It is doubtless a positive to see that the Fluidigm Corporation (NASDAQ:FLDM) share price has gained some 35% in the last three months. But spare a thought for the long term holders, who have held the stock as it bled value over the last five years. In fact, the share price has tumbled down a mountain to land 77% lower after that period. So we don’t gain too much confidence from the recent recovery. The million dollar question is whether the company can justify a long term recovery.
Fluidigm isn’t a profitable company, so it is unlikely we’ll see a strong correlation between its share price and its earnings per share (EPS). Arguably revenue is our next best option. When a company doesn’t make profits, we’d generally expect to see good revenue growth. That’s because fast revenue growth can be easily extrapolated to forecast profits, often of considerable size.
Over five years, Fluidigm grew its revenue at 1.9% per year. That’s not a very high growth rate considering it doesn’t make profits. Nonetheless, it’s fair to say the rapidly declining share price (down 25%, compound, over five years) suggests the market is very disappointed with this level of growth. While we’re definitely wary of the stock, after that kind of performance, it could be an over-reaction. We’d recommend focussing any further research on the likelihood of profitability in the foreseeable future, given the muted revenue growth.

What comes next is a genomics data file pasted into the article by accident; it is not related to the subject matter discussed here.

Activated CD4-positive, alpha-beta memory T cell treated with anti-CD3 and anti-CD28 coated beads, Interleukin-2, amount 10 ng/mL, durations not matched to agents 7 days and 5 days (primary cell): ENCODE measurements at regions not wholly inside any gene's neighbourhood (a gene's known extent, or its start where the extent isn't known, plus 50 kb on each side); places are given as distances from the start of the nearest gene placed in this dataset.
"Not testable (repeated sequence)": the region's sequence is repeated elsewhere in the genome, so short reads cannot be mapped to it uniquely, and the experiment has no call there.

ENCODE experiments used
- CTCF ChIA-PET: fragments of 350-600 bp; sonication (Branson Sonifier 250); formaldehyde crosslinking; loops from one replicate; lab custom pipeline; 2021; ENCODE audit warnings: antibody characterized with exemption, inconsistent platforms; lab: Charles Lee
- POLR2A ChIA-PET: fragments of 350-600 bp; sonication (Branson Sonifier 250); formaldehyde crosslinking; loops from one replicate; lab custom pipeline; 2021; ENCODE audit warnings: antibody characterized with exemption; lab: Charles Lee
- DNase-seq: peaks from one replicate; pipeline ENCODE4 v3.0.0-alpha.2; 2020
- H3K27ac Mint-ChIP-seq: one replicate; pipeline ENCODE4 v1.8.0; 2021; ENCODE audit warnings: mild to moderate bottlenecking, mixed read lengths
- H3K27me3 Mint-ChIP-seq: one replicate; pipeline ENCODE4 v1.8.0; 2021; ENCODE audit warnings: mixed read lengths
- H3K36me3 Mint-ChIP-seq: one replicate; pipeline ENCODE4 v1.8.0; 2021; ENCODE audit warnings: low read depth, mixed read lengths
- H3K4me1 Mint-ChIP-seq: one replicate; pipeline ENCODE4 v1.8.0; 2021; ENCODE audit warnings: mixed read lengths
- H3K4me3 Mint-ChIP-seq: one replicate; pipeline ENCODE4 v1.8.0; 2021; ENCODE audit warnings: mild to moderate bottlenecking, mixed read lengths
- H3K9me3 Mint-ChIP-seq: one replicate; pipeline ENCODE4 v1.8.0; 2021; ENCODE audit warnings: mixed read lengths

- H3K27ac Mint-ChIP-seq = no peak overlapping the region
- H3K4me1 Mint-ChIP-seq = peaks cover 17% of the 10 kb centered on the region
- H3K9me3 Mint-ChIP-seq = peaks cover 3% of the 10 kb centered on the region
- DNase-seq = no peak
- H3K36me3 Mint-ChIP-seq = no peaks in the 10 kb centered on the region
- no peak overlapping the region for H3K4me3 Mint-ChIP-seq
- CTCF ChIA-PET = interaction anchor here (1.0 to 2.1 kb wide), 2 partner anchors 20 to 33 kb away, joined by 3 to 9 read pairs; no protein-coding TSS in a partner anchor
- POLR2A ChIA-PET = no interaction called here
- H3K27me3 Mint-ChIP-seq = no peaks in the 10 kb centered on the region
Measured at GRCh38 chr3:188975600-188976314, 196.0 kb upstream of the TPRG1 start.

The graphic below shows how revenue and earnings have changed as management guided the business forward. If you want to see cashflow, you can click on the chart.
Balance sheet strength is crucual. It might be well worthwhile taking a look at our free report on how its financial position has changed over time.
A Different Perspective
We’re pleased to report that Fluidigm shareholders have received a total shareholder return of 76% over one year. Notably the five-year annualised TSR loss of 25% per year compares very unfavourably with the recent share price performance. We generally put more weight on the long term performance over the short term, but the recent improvement could hint at a (positive) inflection point within the business. Shareholders might want to examine this detailed historical graph of past earnings, revenue and cash flow.
If you would prefer to check out another company — one with potentially superior financials — then do not miss this free list of companies that have proven they can grow earnings.Please note, the market returns quoted in this article reflect the market weighted average returns of stocks that currently trade on US exchanges.
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If you spot an error that warrants correction, please contact the editor at firstname.lastname@example.org. This article by Simply Wall St is general in nature. It does not constitute a recommendation to buy or sell any stock, and does not take account of your objectives, or your financial situation. Simply Wall St has no position in the stocks mentioned. Thank you for reading.